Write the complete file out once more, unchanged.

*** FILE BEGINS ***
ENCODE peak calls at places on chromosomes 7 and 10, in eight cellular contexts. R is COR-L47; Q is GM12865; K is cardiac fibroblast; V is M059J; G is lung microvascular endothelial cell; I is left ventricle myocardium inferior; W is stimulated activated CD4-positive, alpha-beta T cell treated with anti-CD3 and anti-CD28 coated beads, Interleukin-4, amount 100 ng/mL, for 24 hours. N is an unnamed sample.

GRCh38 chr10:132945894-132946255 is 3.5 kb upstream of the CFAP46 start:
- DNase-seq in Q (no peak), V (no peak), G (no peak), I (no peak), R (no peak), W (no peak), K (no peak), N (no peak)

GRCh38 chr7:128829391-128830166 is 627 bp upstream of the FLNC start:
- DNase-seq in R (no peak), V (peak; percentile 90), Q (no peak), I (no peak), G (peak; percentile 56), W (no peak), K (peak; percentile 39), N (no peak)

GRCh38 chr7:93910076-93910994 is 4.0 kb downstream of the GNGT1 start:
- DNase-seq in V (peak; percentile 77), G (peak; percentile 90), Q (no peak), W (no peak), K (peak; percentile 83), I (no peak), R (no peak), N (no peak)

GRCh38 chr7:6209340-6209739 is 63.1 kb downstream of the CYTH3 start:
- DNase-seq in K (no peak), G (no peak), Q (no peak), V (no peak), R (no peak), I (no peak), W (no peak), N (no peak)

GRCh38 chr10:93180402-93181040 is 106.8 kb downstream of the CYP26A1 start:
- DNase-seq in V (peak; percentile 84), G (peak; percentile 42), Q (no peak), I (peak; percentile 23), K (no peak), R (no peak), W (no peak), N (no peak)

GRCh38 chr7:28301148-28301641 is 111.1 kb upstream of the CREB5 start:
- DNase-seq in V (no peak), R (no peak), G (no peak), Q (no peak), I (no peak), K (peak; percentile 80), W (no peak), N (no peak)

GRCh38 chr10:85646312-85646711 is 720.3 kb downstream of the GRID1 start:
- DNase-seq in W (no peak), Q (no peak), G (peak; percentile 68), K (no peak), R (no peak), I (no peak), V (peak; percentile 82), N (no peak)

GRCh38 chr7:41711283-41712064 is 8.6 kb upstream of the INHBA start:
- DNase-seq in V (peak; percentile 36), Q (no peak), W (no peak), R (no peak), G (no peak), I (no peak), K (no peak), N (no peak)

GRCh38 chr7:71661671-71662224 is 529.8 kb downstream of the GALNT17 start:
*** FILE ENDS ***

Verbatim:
ENCODE peak calls at places on chromosomes 7 and 10, in eight cellular contexts. R is COR-L47; Q is GM12865; K is cardiac fibroblast; V is M059J; G is lung microvascular endothelial cell; I is left ventricle myocardium inferior; W is stimulated activated CD4-positive, alpha-beta T cell treated with anti-CD3 and anti-CD28 coated beads, Interleukin-4, amount 100 ng/mL, for 24 hours. N is an unnamed sample.

GRCh38 chr10:132945894-132946255 is 3.5 kb upstream of the CFAP46 start:
- DNase-seq in Q (no peak), V (no peak), G (no peak), I (no peak), R (no peak), W (no peak), K (no peak), N (no peak)

GRCh38 chr7:128829391-128830166 is 627 bp upstream of the FLNC start:
- DNase-seq in R (no peak), V (peak; percentile 90), Q (no peak), I (no peak), G (peak; percentile 56), W (no peak), K (peak; percentile 39), N (no peak)

GRCh38 chr7:93910076-93910994 is 4.0 kb downstream of the GNGT1 start:
- DNase-seq in V (peak; percentile 77), G (peak; percentile 90), Q (no peak), W (no peak), K (peak; percentile 83), I (no peak), R (no peak), N (no peak)

GRCh38 chr7:6209340-6209739 is 63.1 kb downstream of the CYTH3 start:
- DNase-seq in K (no peak), G (no peak), Q (no peak), V (no peak), R (no peak), I (no peak), W (no peak), N (no peak)

GRCh38 chr10:93180402-93181040 is 106.8 kb downstream of the CYP26A1 start:
- DNase-seq in V (peak; percentile 84), G (peak; percentile 42), Q (no peak), I (peak; percentile 23), K (no peak), R (no peak), W (no peak), N (no peak)

GRCh38 chr7:28301148-28301641 is 111.1 kb upstream of the CREB5 start:
- DNase-seq in V (no peak), R (no peak), G (no peak), Q (no peak), I (no peak), K (peak; percentile 80), W (no peak), N (no peak)

GRCh38 chr10:85646312-85646711 is 720.3 kb downstream of the GRID1 start:
- DNase-seq in W (no peak), Q (no peak), G (peak; percentile 68), K (no peak), R (no peak), I (no peak), V (peak; percentile 82), N (no peak)

GRCh38 chr7:41711283-41712064 is 8.6 kb upstream of the INHBA start:
- DNase-seq in V (peak; percentile 36), Q (no peak), W (no peak), R (no peak), G (no peak), I (no peak), K (no peak), N (no peak)

GRCh38 chr7:71661671-71662224 is 529.8 kb downstream of the GALNT17 start: